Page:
Assuming the FAA receives such assurance, the LAAS program will proceed to Phase 3, the full-scale development and production of ground systems with the "end-state configuration," according to the FAA, referring to in-operation Cat II and III systems. Phases 2 and 3 also will involve the development of advanced procedures, such as curved and segmented approaches, using LAAS.
Reaching the performance goals for Cat II and III will be challenging. Development costs for a Cat II system have been estimated by industry at $25 million and for a Cat III system, $50 million. Hodges would only say that, compared to the FAA’s internal estimates, those figures are "in the ballpark."
Yet Cat III performance is the goal the LAAS program must reach to gain support from the airlines, which enjoy ILS performance to Cat IIIb. Meantime, Hodges believes the Cat I LAAS system can serve the airlines and other airspace users in numerous ways.
It can, for example, provide an "option" to Cat I ILS, as well as offer more flexibility than ILS. "You can exercise advanced procedures with LAAS, such as segmented or curved approaches for, say, noise abatement and efficiency," says Hodges. (Initially, however, LAAS would be approved for landings within an "ILS look-alike zone" only; further spec development and additional training for both pilots and air traffic controllers would be needed for new types of approaches.)
LAAS also can provide precision approach capability on runways that have no ILS or have ILS only at one end, Hodges adds. While an ILS system is required at the end of each runway on which aircraft make approaches, a single LAAS system can provide precision approach capability at both ends of all runways on an airport. With Cat III performance, LAAS could be used for ground navigation, as well. "Also, the LAAS signal can provide guidance at a greater distance–23 nm from the airport as opposed to 10 miles with ILS," he adds.
Building a Business Case
To further verify LAAS viability to the user community, FAA is "about to conduct" a business case for the technology, according to Hodges. "Actually, we will be updating a benefits case completed in 1999, to make sure it is still applicable. The business case study will involve many airlines and some airports."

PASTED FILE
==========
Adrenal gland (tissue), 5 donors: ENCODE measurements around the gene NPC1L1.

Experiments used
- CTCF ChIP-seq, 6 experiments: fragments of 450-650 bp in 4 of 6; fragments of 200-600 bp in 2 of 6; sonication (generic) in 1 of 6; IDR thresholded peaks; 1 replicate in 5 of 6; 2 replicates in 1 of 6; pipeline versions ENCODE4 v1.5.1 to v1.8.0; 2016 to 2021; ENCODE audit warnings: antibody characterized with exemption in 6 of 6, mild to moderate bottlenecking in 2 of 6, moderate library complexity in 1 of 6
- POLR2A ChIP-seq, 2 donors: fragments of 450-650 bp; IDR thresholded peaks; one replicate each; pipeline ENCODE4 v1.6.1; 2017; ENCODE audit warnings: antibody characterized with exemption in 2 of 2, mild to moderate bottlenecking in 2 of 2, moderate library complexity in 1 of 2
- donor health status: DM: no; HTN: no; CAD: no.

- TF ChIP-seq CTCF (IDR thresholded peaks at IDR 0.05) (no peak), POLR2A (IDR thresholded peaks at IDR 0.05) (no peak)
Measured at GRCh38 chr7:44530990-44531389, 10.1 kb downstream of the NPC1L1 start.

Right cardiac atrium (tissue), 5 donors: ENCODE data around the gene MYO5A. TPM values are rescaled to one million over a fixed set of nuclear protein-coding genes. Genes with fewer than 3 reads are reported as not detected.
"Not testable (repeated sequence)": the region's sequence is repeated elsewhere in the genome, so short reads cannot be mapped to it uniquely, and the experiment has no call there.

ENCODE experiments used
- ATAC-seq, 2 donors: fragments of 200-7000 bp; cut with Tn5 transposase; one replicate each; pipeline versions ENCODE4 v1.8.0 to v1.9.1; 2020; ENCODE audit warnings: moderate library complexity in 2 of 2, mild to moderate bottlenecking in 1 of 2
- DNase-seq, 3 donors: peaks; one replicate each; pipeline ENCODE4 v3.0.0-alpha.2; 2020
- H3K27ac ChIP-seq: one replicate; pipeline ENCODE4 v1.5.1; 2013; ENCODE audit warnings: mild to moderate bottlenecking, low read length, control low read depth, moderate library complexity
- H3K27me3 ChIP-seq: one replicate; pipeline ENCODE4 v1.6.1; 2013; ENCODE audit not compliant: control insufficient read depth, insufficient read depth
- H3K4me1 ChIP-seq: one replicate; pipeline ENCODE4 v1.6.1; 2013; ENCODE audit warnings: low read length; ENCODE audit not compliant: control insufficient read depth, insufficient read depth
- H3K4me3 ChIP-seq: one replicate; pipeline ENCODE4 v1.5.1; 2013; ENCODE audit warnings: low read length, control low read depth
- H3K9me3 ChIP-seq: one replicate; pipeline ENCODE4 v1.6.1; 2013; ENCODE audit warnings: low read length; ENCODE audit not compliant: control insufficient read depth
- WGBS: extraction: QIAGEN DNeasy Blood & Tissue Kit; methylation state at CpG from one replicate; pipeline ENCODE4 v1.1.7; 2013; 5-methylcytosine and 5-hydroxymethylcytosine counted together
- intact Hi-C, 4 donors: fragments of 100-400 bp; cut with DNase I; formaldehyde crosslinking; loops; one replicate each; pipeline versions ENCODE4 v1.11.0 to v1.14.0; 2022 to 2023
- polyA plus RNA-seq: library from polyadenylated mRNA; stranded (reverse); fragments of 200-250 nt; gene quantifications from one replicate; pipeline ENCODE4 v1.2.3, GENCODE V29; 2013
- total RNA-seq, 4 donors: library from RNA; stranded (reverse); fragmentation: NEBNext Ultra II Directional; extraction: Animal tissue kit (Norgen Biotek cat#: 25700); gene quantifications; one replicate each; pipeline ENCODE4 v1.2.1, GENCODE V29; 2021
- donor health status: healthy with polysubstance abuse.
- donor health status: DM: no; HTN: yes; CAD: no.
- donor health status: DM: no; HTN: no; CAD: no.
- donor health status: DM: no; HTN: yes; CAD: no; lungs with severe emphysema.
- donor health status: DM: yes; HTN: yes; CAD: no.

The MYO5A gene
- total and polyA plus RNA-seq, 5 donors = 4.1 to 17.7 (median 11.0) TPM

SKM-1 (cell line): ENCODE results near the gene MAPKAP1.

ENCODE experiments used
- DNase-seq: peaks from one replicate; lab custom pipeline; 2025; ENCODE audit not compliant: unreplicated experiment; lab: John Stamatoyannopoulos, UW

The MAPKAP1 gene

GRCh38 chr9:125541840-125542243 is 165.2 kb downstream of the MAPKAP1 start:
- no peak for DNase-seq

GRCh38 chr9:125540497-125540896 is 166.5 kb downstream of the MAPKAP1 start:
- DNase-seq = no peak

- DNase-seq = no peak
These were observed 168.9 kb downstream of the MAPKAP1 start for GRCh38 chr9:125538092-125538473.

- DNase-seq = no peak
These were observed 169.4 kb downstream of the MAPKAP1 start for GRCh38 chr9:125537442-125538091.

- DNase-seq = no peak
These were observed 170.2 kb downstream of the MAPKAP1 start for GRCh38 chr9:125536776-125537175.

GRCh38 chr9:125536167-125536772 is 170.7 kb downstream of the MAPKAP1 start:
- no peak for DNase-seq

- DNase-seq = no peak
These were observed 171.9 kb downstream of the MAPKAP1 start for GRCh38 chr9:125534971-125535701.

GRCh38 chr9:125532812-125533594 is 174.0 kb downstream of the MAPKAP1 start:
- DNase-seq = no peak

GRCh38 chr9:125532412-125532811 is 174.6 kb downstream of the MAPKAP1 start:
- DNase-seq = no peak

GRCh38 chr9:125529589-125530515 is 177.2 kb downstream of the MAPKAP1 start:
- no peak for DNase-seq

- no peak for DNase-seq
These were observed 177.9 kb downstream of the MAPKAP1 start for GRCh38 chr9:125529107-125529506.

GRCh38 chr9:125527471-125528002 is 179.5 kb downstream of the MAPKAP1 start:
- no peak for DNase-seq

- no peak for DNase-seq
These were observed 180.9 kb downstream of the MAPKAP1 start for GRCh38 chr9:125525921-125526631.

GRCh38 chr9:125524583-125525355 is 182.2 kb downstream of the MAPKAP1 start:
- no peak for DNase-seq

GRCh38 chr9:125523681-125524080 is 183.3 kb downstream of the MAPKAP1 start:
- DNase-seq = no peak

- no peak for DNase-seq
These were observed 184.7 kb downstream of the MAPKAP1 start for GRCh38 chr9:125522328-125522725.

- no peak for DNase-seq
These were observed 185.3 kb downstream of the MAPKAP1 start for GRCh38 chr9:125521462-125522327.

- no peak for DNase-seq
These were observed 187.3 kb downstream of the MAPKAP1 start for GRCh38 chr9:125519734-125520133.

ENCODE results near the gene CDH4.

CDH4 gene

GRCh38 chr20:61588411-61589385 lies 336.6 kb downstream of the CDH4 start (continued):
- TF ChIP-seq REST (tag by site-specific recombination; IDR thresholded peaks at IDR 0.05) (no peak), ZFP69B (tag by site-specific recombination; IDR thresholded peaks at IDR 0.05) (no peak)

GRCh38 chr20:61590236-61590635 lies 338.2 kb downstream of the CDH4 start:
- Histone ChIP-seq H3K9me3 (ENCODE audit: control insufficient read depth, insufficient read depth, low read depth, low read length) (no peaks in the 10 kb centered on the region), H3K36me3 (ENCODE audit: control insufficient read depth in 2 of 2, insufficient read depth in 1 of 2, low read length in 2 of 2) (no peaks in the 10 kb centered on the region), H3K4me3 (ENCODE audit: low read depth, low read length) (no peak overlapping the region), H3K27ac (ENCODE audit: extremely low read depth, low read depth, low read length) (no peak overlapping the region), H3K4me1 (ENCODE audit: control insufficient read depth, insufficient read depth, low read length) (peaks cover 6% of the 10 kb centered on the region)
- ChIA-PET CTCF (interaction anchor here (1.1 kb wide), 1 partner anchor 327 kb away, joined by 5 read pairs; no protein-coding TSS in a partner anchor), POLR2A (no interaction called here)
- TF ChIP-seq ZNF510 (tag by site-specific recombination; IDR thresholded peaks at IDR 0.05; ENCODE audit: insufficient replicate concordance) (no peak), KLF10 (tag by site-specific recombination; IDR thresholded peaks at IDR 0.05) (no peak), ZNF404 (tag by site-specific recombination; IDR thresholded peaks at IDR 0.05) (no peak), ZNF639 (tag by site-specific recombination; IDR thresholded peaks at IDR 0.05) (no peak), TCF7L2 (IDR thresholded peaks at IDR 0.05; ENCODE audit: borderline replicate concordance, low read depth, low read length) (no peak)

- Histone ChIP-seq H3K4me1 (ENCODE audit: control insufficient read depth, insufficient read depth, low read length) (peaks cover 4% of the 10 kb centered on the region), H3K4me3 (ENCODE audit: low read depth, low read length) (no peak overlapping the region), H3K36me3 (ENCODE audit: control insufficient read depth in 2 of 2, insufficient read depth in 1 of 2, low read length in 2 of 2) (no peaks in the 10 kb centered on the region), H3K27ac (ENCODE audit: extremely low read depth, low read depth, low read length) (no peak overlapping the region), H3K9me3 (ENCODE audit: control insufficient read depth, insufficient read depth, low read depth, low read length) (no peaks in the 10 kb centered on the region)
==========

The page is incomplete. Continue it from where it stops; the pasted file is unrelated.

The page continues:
In addition, Mitre CAASD, which has been involved in LAAS development since its inception, is conducting a study to determine "what kinds of runways would best be served by LAAS," according to David Hamrick, Mitre CAASD’s associate director for CNS (communication, navigation and surveillance). "Using GAME [GPS approach minima estimator] modeling, we will look at where LAAS can be installed for runways that do not have ILS, to see if the system will improve minimums."
Mitre CAASD has just begun its research and will coordinate with FAA, which will provide a list of airports for the study. (GAME combines an airports data base, terrain data base, obstacle data base, approach design criteria and minima estimation software to make its calculations.)
Federal specification for LAAS Cat I certification have been completed and harmonized with the International Civil Aviation Organization’s (ICAO’s) standard and recommended practices (SARPS) for ground-based augmentation system (GBAS–the non-U.S. designation for LAAS) Cat I. Also, RTCA has finalized the minimum operational performance standards for LAAS Cat I, and has begun developing the specifications for LAAS Cat II and III.
Tough Nut to Crack
The easy requirement for LAAS to meet would be accuracy. "We’ve already demonstrated that down to Cat III requirements," says Mike Hoodspith, Honeywell’s marketing manager, satellite landing systems. The integrity, or safety assurance requirement is believed to be the most challenging to meet. It was the issue that delayed LAAS’s sister satellite positioning program, the Wide Area Augmentation System (WAAS). (WAAS developer Raytheon says it has overcome this hurdle by developing new, safety algorithms.)
The integrity requirement for LAAS Cat I is a 2 X 10-7 chance of providing undetected, hazardously misleading information, and for Cat III, it is "tentatively" 1 X 10-9, says Hodges, though FAA has not finalized that requirement yet.
"Integrity is the toughest nut to crack," admits Hoodspith, "but it is not a show stopper by any means. Cat I [integrity] will not be a problem and, as for Cat II and III, it depends on the final architecture design that the FAA requires."
"Through a huge amount of modeling and validation, we’ve found that Cat I integrity is very achievable," adds Tim Katanik, Raytheon’s manager of business development for navigation and landing systems.
LAAS integrity relies on the reference receivers and data processing software, which, before broadcasting the correction message, perform numerous checks to assure the message does not contain misleading information. Should they detect such information, the LAAS ground system must alert the air crew within six seconds in Cat 1 operations, within about three seconds for Cat II operations, and within about a second for Cat III operations.